While Lee is often known for appearing on TV as an unabashed booster of the Yankees as well as his beloved Knicks, Wilkins said he wanted to avoid engaging his fan side when telling the story. “I had a very clear intention to make sure it was accessible to everybody — Yankees fans, non-Yankees fans, baseball fans, non-baseball fans,” he said. “My fandom has nothing to do with my filmmaking. They are two separate things. I think my fandom helped me understand what the story is and who he is. But the intention was to go beyond that. … Wasn’t intended to please Yankees fans. … We want to humanize Derek to a wider audience.
One of the most fascinating aspects of the first five episodes, which were made available to press ahead of the show’s premiere, is the treatment of Jeter’s race. Born to a black father and a white mother, Jeter was raised to be automatically classified as black for society. the captain It also digs Jeter for not always conforming to certain definitions of black-ness and not speaking publicly about racist episodes in New York or the country. A notable segment in Episode 5 features a sports writer talking—in fact, about the fact that Jeter always strikes him and the press corps as “almost colorless, not just physically but in the way he speaks.” Because Jeter “set the ground rules” with the media, reporters generally didn’t bother asking the star about controversial issues that touched on the race.
When those comments are repeated on camera to Jeter and his family, their disgust is palpable. (“Who the f–k are you?!” responded the former Yankee. He and other interviewees also note the dilemma high-profile athletes (Jordan and Tiger Woods) face when it comes to weighing in on topical social issues. Former Yankee great Reggie Jackson At one point he said he would have to reach the age of 75 before he felt comfortable addressing race in public.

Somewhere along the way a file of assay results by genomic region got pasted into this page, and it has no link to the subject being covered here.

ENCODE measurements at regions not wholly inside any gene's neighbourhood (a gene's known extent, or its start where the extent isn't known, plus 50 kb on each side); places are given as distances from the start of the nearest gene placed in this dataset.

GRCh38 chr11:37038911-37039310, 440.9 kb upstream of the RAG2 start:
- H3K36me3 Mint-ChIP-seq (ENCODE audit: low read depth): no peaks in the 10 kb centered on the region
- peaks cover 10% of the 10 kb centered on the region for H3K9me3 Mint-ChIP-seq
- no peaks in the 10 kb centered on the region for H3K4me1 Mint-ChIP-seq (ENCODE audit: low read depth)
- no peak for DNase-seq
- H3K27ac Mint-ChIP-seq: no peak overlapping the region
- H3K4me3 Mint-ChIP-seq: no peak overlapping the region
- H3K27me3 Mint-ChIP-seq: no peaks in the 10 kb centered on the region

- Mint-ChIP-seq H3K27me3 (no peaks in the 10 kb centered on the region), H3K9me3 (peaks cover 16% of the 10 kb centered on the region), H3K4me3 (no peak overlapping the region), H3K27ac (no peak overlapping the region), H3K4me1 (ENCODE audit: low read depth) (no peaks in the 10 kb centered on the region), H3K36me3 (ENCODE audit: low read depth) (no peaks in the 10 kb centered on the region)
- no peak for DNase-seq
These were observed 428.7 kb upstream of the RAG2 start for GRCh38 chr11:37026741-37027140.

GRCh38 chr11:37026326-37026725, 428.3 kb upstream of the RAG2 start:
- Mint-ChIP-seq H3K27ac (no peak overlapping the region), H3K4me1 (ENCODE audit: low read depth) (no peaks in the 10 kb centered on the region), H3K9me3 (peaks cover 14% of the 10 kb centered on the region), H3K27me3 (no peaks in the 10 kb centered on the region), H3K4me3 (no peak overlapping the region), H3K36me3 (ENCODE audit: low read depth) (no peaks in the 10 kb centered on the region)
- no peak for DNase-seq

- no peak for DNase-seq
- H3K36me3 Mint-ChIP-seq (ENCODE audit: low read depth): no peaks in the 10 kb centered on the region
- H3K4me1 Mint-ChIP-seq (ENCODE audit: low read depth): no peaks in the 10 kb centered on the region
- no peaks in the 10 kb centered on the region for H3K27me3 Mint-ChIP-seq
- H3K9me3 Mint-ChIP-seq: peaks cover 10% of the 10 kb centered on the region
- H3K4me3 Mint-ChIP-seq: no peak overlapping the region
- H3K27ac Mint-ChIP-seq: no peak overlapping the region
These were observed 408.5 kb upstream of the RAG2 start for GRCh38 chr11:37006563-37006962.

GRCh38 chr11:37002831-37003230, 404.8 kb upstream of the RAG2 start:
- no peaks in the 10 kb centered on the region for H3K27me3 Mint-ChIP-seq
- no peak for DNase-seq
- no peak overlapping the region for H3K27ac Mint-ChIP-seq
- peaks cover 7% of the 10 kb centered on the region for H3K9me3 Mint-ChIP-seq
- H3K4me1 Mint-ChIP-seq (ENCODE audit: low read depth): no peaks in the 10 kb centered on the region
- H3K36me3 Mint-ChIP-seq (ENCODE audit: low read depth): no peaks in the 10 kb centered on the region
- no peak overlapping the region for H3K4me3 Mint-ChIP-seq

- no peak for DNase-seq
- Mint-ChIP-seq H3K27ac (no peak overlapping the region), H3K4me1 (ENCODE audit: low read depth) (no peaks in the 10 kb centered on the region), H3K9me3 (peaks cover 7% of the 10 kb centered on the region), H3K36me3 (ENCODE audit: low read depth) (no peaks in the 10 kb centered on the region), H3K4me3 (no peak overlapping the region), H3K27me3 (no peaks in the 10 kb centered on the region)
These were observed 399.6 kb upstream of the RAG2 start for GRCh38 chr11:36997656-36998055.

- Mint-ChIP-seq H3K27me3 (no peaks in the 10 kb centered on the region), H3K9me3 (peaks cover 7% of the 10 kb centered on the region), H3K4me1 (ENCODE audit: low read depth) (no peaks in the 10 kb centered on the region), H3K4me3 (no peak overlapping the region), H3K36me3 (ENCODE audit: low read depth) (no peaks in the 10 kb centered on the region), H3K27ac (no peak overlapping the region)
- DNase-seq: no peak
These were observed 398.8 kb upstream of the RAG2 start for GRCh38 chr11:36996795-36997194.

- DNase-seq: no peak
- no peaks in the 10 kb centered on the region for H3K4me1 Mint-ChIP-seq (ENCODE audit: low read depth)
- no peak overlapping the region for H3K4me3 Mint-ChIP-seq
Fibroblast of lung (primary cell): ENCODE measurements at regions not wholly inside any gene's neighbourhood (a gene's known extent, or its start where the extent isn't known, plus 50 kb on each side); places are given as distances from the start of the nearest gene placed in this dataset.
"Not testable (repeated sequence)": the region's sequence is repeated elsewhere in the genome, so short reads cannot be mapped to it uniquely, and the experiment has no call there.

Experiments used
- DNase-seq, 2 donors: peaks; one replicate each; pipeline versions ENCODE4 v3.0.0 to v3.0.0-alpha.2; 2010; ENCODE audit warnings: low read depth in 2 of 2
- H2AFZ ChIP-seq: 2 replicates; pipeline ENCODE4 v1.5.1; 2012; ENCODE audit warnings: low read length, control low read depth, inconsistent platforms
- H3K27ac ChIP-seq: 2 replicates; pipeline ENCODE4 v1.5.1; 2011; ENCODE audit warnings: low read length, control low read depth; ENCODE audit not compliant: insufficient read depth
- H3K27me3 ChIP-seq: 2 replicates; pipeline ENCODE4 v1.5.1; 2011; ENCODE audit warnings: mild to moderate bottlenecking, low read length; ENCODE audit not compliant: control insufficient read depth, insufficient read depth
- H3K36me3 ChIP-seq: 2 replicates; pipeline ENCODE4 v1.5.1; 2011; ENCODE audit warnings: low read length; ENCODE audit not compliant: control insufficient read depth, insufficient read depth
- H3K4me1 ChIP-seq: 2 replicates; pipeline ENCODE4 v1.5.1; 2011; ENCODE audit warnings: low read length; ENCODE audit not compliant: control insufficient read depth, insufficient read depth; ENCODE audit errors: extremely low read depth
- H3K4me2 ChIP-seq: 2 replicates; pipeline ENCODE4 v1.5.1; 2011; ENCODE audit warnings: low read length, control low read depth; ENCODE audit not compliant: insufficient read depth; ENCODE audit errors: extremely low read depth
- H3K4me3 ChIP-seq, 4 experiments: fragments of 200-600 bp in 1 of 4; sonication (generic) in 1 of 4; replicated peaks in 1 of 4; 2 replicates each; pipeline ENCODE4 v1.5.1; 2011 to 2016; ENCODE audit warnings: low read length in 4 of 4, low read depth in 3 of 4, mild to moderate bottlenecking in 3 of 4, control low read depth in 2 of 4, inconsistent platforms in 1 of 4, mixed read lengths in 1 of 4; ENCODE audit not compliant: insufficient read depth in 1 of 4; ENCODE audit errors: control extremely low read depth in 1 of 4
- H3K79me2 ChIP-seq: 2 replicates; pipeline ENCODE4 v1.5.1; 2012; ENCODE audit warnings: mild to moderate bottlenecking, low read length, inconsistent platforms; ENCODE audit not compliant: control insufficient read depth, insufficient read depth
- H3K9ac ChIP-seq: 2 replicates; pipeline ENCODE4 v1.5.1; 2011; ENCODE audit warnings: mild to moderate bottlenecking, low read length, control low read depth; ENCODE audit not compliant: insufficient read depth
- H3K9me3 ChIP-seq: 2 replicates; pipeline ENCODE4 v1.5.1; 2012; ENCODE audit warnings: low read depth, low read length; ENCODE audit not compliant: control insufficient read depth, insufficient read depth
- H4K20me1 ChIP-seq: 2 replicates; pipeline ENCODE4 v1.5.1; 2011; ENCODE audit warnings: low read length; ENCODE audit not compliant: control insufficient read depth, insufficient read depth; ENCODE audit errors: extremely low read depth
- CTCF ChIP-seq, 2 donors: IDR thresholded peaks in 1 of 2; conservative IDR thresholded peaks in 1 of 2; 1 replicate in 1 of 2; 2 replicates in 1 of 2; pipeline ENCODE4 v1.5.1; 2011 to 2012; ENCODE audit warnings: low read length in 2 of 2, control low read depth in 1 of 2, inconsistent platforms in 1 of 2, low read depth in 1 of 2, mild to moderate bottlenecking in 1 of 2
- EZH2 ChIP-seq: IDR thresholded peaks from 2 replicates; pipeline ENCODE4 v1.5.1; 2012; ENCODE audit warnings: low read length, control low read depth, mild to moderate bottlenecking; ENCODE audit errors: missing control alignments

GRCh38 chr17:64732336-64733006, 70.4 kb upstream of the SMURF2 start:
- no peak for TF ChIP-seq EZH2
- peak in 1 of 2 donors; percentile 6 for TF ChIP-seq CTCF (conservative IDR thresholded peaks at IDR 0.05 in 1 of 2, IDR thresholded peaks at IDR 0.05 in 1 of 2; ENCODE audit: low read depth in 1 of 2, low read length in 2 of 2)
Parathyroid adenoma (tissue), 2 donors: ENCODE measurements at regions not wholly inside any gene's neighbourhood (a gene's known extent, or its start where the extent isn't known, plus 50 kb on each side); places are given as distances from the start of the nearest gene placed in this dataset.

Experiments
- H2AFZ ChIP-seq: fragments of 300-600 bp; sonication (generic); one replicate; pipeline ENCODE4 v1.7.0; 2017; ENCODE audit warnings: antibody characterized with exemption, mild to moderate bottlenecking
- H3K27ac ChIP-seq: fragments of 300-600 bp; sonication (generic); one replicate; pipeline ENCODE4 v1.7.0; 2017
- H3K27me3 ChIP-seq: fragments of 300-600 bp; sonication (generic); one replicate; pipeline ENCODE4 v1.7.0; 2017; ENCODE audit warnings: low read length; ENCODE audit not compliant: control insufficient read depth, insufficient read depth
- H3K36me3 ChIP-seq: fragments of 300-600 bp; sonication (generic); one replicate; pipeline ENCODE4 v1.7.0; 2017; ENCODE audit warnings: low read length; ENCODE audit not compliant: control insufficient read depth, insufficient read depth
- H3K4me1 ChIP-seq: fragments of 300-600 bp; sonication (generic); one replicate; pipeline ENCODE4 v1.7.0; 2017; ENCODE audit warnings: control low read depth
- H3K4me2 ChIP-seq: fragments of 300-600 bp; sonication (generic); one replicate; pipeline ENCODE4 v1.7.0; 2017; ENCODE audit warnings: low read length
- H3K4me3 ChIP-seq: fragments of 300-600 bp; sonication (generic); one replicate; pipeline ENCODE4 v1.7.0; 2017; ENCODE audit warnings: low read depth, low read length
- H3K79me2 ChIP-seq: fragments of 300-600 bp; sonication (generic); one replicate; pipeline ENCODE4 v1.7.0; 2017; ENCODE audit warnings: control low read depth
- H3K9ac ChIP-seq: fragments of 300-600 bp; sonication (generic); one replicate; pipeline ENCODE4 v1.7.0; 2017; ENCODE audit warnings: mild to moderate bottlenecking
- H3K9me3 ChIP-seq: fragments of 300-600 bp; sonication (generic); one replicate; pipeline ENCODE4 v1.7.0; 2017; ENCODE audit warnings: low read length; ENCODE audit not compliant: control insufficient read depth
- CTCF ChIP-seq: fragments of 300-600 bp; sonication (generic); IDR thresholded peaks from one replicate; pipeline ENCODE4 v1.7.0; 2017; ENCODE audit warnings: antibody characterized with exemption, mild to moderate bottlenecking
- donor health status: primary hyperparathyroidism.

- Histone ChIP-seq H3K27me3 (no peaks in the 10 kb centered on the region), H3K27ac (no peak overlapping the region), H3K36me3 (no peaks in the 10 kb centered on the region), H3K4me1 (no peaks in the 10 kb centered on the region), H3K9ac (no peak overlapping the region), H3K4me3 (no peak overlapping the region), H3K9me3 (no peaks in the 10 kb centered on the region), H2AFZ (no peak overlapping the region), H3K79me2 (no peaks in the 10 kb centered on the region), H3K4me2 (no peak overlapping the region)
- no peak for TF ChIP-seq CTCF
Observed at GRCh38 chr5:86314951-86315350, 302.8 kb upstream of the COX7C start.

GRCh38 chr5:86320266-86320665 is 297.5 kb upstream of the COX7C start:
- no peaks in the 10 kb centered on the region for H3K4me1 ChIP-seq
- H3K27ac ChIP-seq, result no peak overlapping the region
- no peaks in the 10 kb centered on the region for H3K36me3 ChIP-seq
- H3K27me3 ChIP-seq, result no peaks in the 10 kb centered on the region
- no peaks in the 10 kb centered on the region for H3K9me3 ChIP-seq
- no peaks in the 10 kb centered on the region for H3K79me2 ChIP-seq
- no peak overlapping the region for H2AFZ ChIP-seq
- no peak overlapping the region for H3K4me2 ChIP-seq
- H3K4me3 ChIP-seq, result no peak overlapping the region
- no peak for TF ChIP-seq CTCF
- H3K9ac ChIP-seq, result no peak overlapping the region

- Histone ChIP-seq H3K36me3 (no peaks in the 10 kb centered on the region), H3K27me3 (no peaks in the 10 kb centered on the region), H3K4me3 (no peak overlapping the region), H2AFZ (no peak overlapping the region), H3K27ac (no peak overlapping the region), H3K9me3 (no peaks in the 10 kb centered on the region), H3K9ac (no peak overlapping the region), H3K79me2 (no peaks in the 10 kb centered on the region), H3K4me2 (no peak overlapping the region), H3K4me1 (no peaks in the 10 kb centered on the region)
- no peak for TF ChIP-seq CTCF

“I don’t really have a takeaway for the audience,” Wilkins said. “I just want to tell a well-rounded story about who Derek Jeter is and how his identity as a biracial black man has a huge impact on the way the world sees it. It’s a huge impact on the way he performs as a baseball player, the way he engages with people in public and in private. . It’s just an important part of who he is.”
He added, “I believe that telling the story of Derek Jeter is to a certain extent telling a story about us. How we treat others, how we perceive others, how we interact with others, depends on a lot of factors. Derek Jeter has a lot to do with race.” What’s happening is that a lot of people want to run away and pretend it’s not there. I want to put a microscope on it and force people to face it.”
With nearly a decade of his playing career in the rear-view mirror, “he’s in a better position to talk about it in some ways because there aren’t immediate ramifications for him,” Wilkins said. “He’s almost protected by retirement, which says a lot about the system around him, not necessarily him.”